Not long ago, the Texas Legislature passed a series of laws which significantly alter the rights and responsibilities of homeowners associations. While some associations or HOA’s have complied with these new rules, many still have not, probably because they are unaware of them.HOA’s need to be aware of these new laws, however, because a failure to follow them can prevent the HOA from exercising its rights and enforcing various restrictive covenants against its members.
- If it isn’t filed, you can’t enforce it.
The laws now in effect prohibit HOA’s from enforcing against homeowners certain provisions in their “dedicatory instruments.” Dedicatory instruments are the documents which govern the establishment, maintenance, or operation of an HOA. They include the HOA’s restrictive covenants, rules and regulations, by-laws, etc. The new laws require HOAs to file all dedicatory instruments in the county’s property records. The laws provide that dedicatory instruments have “no effect” until they are filed. Consequently, HOAs seeking to enforce rules or restrictive covenants against one of its members must make sure the instrument has been filed before it can enforce the rule or restrictive covenant. HOAs are now also required to post on their or their management company’s website copies of all dedicatory instruments.
- Notice of Member and Board Meetings
The new laws also contain specific requirements regarding HOA meetings and board meetings. Open board meetings are now required, and members of the HOA must be given written notice of the meeting at least ten days (but not more than sixty days) prior of the meeting. Specific methods for notifying the homeowners are set forth in the new provisions, and board meetings without notice can be held in only limited circumstances. However, a board cannot without prior notice to members consider or vote on: (1) fines, (2) damage assessments, (3) initiation of foreclosure actions, (4) initiation of enforcement actions, excluding temporary restraining orders or violations involving threat to health or safety, (5) increases in assessments, (6) levying of special assessments, (7) appeals from a denial of architectural control approval, or (8) a suspension of a right of a particular member before the member has an opportunity to attend a Board meeting to present the member’s position.
Similar notice requirements exist regarding meetings of the HOA where an election or vote will take place. The new laws provide various methods for casting votes, but explicitly require that all such votes be in writing and signed by the member, except in uncontested races. Annual meetings are also now required; otherwise, a homeowner has a right to call an election meeting.
- Open Books; Records Production and Copying Policy
With certain exceptions, HOAs are now required to make available to their members the HOAs’ books and records. Each HOA board must adopt a “records production and copying policy” which sets forth the charges for compiling, copying and producing the information which has been requested. This policy must also be filed in the county property records.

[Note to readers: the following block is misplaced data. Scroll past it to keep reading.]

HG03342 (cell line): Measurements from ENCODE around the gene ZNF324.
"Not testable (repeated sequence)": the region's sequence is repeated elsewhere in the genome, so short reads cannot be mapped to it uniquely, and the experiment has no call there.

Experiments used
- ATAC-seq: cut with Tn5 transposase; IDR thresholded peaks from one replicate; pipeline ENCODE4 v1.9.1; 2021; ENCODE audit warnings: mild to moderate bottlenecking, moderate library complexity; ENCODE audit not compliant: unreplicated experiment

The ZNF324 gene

For HOA’s comprised of more than 14 lots, the requirements become even more onerous. HOAs of this size must adopt a record retention policy which meets certain requirements. They must also adopt reasonable guidelines for establishing an alternate payment schedule for delinquent assessments. These, too, must be filed in the county records.
- Certain Restrictions Prohibited
In addition to specifying what HOAs must do, the new laws also outline what HOAs cannot do in terms of enforcing various restrictive covenants. With certain exceptions, the new laws prevent HOAs from enforcing provisions which prohibit: satellite dishes one meter or smaller, certain rooftop antennas, certain composting measures, installation of rain barrels or rain harvesting systems, implementing efficient irrigation systems, using drought resistant turf, installing solar energy devices, limiting the display of the American flag, installing certain roof shingles, and displaying or affixing religious symbols on the entry to the member’s dwelling.
- Enforcement Actions and Related Notices
Some of the most significant changes in the new laws pertain to enforcement actions. Before an HOA may suspend an owner’s right to use a common area, file suit against an owner other than to collect a regular or special assessment or foreclose under an association’s lien, charge an owner for property damage, or levy a fine for a violation of the restrictions or by-laws or rules of the HOA, the HOA or its agent must give written notice to the owner by certified mail, return receipt requested. The notice must give the owner a reasonable period of time to cure the violation, inform the owner that the owner may request a hearing before the board within 30 days, and advise that the owner may have special rights or relief under federal law, including the Service Members Civil Relief Act, if the owner is serving on active military duty.
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